I’ll spare you the details…suffice it to say that someone had eight goats needing a home, and I apparently had a home needing eight goats!

There is a notable discrepancy between goat fantasizing and actual goatkeeping. While still in the grip of some Alpine-meadow-induced trance, I envisioned a quaint herd that would greet me every morning with goatly decorum and follow me devotedly to a designated grazing spot where I would sit on a rock (preferably Alpine) and sip my morning Swiss chocolate while they obligingly mowed my lawn. What I got was an unmannerly herd of caprine gangstas that crash gates, mob me when I carry in the grain and bleat deprecating commentaries when some imaginary contaminant fouls their drinking water.

After couple of days of crushed toes, one bloody nose (mine, not the goat’s), and multiple gate upgrades my head was out of the thin Alpine air and my trampled feet were firmly back on the ground. We hammered out a cross-species entente: they would train me in the ways of the goat and I would become their willing servant.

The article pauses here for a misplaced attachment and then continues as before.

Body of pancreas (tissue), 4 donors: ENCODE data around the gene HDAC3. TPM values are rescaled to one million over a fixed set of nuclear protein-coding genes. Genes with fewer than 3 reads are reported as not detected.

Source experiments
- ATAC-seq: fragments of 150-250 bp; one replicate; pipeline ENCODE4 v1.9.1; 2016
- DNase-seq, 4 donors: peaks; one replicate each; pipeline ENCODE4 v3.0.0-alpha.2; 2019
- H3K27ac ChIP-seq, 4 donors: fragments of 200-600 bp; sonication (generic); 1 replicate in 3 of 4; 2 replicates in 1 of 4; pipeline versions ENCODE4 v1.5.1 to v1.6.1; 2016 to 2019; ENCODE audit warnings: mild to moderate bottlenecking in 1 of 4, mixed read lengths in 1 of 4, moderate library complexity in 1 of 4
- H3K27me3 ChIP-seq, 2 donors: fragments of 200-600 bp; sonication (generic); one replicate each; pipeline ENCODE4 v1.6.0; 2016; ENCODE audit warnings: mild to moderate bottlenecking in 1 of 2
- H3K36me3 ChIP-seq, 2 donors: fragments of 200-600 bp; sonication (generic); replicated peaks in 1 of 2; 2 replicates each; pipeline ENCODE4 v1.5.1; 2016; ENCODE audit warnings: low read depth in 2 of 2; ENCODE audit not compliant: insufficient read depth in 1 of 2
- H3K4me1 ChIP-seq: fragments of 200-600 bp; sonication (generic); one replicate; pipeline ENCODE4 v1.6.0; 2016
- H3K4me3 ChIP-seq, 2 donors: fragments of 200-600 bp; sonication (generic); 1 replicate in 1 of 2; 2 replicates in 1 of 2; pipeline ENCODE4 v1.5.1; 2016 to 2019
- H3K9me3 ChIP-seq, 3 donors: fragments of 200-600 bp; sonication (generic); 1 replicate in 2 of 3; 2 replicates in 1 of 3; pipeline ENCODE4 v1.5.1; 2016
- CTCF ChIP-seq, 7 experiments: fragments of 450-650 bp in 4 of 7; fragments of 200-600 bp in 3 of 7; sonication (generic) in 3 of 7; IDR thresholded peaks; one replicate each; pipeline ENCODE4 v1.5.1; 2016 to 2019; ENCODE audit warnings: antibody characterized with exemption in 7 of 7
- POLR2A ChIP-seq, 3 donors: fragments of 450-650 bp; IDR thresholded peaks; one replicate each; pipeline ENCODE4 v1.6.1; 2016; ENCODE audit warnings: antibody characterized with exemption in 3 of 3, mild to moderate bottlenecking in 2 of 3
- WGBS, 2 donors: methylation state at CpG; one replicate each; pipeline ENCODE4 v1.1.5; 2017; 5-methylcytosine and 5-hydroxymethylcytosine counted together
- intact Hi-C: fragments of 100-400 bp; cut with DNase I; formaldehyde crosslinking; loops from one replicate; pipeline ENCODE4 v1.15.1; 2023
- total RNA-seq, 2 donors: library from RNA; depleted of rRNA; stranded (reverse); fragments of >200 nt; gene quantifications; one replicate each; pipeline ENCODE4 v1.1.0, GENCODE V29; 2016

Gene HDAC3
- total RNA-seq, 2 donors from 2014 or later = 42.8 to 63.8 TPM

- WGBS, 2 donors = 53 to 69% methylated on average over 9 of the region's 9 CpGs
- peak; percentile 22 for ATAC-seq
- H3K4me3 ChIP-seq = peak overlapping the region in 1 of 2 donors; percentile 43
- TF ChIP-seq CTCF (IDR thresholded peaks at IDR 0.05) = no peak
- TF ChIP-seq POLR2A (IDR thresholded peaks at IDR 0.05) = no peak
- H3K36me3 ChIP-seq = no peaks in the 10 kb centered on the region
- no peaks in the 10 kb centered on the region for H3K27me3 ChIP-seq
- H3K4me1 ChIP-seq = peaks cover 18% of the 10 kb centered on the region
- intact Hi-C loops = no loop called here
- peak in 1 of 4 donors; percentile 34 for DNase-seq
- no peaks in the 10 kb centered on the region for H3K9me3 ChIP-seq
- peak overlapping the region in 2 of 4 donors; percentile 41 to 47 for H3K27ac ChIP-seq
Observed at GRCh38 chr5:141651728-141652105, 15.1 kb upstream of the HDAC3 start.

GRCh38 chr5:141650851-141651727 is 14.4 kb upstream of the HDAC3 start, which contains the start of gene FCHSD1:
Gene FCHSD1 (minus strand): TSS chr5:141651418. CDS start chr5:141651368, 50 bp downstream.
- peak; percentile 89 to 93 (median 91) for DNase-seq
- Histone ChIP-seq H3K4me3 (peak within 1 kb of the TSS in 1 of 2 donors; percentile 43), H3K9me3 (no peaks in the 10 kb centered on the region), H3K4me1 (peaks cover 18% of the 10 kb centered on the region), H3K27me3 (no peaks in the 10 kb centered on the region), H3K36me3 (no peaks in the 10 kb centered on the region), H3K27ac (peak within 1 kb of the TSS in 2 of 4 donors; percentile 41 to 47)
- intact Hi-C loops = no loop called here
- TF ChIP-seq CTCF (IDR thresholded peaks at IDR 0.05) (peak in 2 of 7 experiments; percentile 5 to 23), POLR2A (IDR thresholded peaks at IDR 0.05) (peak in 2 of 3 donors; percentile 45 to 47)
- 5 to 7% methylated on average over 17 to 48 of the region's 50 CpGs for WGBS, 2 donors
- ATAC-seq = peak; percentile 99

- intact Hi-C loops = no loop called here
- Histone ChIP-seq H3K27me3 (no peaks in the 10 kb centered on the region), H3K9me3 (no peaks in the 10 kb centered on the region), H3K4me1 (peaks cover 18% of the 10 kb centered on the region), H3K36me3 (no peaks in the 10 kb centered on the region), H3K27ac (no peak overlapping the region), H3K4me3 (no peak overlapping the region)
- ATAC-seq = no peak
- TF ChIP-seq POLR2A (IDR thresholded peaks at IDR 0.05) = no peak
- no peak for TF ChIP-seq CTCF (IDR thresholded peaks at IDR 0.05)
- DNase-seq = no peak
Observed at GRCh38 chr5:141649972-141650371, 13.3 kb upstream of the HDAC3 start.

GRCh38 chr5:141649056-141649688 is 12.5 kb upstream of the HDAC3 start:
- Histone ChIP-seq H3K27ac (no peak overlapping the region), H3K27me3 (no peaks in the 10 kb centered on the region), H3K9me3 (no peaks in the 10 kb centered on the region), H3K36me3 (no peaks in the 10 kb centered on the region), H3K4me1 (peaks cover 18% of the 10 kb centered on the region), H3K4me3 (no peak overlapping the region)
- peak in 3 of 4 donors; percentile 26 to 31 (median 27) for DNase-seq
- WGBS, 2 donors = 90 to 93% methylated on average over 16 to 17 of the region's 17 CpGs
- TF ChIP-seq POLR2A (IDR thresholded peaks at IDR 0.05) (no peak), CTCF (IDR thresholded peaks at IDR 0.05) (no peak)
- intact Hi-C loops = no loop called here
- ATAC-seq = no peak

If I had secretly entertained thoughts about backing out on the deal, Cookies and Cream, a brown and white Nubian, vetoed that option by presenting me with  three little doelings the morning after she arrived. ‘Here’ she said, ‘I can’t possibly feed three kids. Check the undercarriage…only two nozzles. Why don’t you supplement them with a bottle, bond irrevocably with them,  and  then we’ll revisit your idea of returning us.’  After that bit of staged coersion, I succumbed. Now every farm chore includes a detour to the barn to “check on” the kids. Two sets of twins followed, providing further distraction, since kid cavorting trumps weeding every time!

We now have a workable routine: I let them out to graze in the morning and sprint after them through raspberry canes and logging stumps with my coffee sloshing down the front of me. After the mosquitoes have extracted a pint of blood, or  a half an hour (whichever comes first), I slink stealthily back to the paddock, locking the gate quietly behind me to shut the goats out. I then set out the grain and open the gate, simultaneously leaping backwards as they stampede in and take up positions at the trough.